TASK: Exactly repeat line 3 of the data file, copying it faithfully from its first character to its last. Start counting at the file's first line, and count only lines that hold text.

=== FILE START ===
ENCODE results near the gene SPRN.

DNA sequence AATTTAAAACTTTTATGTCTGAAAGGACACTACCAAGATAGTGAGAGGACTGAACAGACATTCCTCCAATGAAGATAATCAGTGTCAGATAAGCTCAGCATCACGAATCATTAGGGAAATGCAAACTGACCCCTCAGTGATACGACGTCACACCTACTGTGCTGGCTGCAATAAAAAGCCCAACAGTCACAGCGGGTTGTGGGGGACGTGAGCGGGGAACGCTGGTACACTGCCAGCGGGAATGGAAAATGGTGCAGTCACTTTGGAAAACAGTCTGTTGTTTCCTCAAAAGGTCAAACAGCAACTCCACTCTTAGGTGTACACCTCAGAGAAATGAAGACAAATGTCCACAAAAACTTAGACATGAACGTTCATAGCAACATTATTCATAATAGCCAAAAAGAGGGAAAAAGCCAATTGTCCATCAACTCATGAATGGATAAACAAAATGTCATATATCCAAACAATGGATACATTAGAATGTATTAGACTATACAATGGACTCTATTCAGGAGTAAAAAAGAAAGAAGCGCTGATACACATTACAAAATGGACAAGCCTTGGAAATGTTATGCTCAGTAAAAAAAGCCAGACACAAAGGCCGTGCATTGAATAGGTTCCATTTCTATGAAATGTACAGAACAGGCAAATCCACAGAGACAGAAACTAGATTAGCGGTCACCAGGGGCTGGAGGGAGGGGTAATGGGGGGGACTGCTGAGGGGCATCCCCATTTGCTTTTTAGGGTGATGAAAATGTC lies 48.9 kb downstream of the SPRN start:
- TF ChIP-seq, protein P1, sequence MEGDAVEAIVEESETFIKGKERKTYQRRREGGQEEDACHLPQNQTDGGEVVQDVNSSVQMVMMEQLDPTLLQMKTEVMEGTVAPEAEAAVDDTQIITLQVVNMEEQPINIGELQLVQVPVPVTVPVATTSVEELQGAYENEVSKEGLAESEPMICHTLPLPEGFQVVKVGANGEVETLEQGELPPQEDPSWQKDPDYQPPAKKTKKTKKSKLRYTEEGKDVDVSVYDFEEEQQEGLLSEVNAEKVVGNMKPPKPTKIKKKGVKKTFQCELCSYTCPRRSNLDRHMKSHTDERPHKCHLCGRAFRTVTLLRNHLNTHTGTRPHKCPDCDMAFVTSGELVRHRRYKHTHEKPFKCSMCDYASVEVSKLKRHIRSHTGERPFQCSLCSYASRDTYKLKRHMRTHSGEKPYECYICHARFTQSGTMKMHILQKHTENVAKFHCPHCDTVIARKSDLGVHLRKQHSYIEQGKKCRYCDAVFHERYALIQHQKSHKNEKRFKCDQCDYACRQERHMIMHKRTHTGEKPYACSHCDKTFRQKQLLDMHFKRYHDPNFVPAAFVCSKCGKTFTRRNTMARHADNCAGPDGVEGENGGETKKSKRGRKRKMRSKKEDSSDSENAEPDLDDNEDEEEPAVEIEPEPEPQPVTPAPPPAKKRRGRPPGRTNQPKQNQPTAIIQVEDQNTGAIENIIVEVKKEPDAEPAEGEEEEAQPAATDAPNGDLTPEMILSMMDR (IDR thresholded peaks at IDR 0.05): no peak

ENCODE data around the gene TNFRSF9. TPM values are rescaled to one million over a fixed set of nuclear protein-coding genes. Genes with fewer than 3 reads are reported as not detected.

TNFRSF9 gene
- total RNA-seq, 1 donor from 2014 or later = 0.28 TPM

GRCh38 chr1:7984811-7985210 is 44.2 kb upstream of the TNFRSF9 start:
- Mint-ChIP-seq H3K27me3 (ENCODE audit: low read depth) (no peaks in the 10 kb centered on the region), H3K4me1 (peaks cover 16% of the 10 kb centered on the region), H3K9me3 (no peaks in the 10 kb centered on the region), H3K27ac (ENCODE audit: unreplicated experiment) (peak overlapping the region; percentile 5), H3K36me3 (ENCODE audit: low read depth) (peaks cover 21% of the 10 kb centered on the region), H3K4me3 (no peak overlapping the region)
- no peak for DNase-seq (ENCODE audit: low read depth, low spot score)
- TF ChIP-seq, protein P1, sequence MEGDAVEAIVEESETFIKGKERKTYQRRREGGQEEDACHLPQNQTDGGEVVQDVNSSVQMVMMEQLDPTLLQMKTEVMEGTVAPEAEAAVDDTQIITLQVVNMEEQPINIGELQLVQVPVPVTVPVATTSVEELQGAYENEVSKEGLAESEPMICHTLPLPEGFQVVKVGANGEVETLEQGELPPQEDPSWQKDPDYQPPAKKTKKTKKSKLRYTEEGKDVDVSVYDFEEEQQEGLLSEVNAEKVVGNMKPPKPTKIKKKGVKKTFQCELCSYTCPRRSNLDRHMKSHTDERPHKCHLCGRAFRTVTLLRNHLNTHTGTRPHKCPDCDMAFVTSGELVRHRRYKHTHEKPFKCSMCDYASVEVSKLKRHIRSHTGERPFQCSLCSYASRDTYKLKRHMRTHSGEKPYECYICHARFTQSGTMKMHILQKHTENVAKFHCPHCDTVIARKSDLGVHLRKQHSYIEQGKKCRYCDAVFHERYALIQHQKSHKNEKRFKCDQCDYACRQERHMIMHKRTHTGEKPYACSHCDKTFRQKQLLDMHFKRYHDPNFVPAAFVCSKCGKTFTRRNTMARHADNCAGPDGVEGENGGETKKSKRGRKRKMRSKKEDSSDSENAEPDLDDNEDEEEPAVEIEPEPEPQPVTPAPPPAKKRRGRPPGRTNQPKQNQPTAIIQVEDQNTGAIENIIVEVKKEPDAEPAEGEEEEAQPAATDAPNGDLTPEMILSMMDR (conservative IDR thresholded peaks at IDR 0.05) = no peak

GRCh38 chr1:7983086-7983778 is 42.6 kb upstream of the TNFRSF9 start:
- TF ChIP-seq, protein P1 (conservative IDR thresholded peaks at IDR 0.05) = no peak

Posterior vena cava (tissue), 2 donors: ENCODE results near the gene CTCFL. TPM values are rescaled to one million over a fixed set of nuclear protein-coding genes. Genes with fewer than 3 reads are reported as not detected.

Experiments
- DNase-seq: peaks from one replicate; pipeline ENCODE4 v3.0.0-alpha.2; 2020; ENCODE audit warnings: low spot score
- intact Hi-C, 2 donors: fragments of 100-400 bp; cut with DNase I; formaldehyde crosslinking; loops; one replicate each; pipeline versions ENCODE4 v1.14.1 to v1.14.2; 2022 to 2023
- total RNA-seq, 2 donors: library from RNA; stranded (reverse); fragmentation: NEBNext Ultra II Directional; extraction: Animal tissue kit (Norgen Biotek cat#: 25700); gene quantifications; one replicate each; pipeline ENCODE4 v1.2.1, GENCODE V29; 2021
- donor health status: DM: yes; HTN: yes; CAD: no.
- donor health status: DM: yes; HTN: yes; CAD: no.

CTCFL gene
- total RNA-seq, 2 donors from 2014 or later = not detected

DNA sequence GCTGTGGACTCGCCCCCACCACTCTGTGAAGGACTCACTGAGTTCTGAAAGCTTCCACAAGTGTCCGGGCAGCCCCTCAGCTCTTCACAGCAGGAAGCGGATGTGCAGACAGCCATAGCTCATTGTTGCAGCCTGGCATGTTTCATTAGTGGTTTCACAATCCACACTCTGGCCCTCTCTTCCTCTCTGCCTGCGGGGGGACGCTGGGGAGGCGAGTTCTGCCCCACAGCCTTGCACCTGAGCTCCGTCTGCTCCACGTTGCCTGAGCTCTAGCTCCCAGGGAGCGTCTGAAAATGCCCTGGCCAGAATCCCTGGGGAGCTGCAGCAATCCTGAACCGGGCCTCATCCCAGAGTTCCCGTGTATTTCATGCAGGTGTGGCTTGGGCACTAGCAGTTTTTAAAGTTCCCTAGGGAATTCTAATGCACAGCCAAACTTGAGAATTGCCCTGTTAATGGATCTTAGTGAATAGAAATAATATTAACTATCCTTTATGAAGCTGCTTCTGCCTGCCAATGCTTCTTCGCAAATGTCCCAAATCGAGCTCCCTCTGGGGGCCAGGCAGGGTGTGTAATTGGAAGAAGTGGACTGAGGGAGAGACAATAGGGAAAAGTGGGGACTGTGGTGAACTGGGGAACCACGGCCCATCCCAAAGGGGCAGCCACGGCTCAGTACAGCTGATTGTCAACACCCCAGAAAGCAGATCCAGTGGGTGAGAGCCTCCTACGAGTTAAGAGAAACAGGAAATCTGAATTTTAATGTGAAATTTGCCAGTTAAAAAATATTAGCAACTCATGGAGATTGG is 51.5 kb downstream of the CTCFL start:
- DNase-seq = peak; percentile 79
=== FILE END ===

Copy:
- TF ChIP-seq, protein P1, sequence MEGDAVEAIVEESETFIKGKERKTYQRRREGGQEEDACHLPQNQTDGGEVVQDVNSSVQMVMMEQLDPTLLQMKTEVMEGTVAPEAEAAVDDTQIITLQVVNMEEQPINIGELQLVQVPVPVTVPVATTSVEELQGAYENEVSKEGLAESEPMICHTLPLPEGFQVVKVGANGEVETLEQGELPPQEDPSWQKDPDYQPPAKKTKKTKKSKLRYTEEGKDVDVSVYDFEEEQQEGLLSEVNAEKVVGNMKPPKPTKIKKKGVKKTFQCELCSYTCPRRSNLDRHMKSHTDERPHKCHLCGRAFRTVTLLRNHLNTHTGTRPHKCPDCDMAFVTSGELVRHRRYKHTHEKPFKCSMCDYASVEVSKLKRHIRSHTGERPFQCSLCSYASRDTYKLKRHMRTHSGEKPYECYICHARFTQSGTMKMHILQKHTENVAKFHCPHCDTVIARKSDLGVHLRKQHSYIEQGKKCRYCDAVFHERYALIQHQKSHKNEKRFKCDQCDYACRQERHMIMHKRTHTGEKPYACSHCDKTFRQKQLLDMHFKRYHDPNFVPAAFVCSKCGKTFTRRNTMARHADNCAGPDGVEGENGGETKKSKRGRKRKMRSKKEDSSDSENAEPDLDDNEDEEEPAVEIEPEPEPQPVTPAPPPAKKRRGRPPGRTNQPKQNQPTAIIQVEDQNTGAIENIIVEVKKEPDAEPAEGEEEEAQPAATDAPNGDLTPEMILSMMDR (IDR thresholded peaks at IDR 0.05): no peak